Salmon is considered a health food by many, because of its omega-3 fatty acids and, less significantly, its protein. A study compared the benefits of farmed (mostly Atlantic salmon) and wild salmon fish (mostly pacific salmon).
Farmed salmon or Atlantic salmon, are contaminated with more environmental pollutants such as mercury, PCBs, and dioxins compared to Pacific salmon, mostly from Alaska. Many consumers have a choice between farm-raised and wild salmon.
A recent study compared the cancer and non-cancer health risks of exposure to the pollutants in salmon. In addition, the study looked at the benefits associated with consumption of salmon fish.
Eating salmon fish, regardless of the type, can give people the recommended amounts of n-3 fatty acids, eicosapentaenoic acid (EPA) and docosahexaenoic acid (DHA) without an unacceptable noncarcinogenic risk.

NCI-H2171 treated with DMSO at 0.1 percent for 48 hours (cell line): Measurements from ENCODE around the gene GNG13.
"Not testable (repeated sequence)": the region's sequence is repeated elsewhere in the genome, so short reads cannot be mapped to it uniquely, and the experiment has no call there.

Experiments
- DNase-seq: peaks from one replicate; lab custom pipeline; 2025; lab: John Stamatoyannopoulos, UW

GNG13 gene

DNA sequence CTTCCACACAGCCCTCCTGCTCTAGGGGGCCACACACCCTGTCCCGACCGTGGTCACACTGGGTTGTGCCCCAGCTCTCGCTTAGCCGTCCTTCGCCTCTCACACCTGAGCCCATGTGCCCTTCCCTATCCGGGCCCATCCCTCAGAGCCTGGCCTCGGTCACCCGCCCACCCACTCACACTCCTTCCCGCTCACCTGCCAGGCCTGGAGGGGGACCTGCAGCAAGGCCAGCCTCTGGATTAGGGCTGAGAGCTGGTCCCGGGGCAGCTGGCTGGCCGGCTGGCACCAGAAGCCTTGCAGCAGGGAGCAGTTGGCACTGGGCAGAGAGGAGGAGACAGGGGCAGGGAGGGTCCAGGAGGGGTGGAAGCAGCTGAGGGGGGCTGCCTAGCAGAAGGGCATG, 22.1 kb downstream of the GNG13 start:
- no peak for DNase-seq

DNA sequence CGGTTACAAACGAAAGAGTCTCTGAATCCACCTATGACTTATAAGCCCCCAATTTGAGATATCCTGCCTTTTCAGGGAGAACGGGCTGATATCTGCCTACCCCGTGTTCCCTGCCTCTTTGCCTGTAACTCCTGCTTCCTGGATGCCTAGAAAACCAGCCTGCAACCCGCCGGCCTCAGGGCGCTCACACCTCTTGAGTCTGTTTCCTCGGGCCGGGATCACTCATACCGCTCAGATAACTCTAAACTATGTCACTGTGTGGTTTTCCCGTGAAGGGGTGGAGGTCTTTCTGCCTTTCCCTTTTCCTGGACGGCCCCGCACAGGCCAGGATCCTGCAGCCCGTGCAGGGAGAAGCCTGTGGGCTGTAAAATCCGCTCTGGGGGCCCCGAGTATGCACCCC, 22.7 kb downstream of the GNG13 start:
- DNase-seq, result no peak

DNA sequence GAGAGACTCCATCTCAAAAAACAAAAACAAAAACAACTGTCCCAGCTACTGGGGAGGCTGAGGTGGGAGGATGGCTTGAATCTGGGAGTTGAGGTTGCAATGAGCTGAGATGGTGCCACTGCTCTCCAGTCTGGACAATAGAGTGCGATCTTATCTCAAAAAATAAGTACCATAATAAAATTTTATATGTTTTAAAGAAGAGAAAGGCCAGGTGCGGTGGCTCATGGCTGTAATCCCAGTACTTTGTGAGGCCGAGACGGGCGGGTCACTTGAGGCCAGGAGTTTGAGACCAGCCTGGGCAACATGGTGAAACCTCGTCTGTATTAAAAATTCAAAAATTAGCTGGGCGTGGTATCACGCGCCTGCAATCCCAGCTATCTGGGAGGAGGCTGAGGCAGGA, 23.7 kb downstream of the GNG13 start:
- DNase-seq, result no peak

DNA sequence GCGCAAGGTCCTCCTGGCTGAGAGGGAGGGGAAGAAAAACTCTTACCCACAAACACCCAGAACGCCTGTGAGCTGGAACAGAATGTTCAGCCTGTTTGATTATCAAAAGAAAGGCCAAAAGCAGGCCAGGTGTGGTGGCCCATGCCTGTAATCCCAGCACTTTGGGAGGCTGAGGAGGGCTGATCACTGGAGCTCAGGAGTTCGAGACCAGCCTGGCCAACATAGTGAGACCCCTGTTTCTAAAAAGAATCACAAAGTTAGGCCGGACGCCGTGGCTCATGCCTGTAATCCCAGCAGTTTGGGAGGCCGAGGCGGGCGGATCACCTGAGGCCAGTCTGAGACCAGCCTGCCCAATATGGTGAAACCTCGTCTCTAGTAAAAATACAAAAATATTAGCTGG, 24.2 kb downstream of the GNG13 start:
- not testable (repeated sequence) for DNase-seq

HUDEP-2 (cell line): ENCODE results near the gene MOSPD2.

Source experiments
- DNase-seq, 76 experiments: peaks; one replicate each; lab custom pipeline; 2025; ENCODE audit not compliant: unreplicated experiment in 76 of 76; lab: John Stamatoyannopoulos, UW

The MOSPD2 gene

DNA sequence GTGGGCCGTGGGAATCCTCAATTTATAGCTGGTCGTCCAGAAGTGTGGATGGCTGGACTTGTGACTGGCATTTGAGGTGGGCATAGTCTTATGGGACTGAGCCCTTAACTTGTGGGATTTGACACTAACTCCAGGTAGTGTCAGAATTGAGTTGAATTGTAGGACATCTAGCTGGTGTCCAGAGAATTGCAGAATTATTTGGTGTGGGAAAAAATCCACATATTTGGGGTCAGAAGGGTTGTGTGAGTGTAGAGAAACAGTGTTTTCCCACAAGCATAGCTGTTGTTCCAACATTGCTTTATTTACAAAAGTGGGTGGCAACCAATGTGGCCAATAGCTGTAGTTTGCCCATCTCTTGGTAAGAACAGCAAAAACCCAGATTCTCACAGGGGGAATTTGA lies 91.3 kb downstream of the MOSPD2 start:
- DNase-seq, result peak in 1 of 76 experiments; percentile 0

However, eating salmon fish, Pacific or Atlantic, cannot provide enough n-3 fatty acids without facing an unacceptable carcinogenic risk.
Wild Pacific salmon does have a much higher ratio of benefits to risks (non-carcinogenic and carcinogenic) than farmed Atlantic salmon as a group. However, the study found some subgroups of farmed salmon offer the same ratio as the wild salmon.
Because the benefits of salmon fish are offset by the risks associated with consumption, young children, women of child-bearing age, pregnant women, and nursing mothers should minimize the exposure of environmental pollutants in salmon fish by eating the least contaminated wild salmon or using alternative sources of n-3 fatty acids.
Source: Journal of Nutrition, November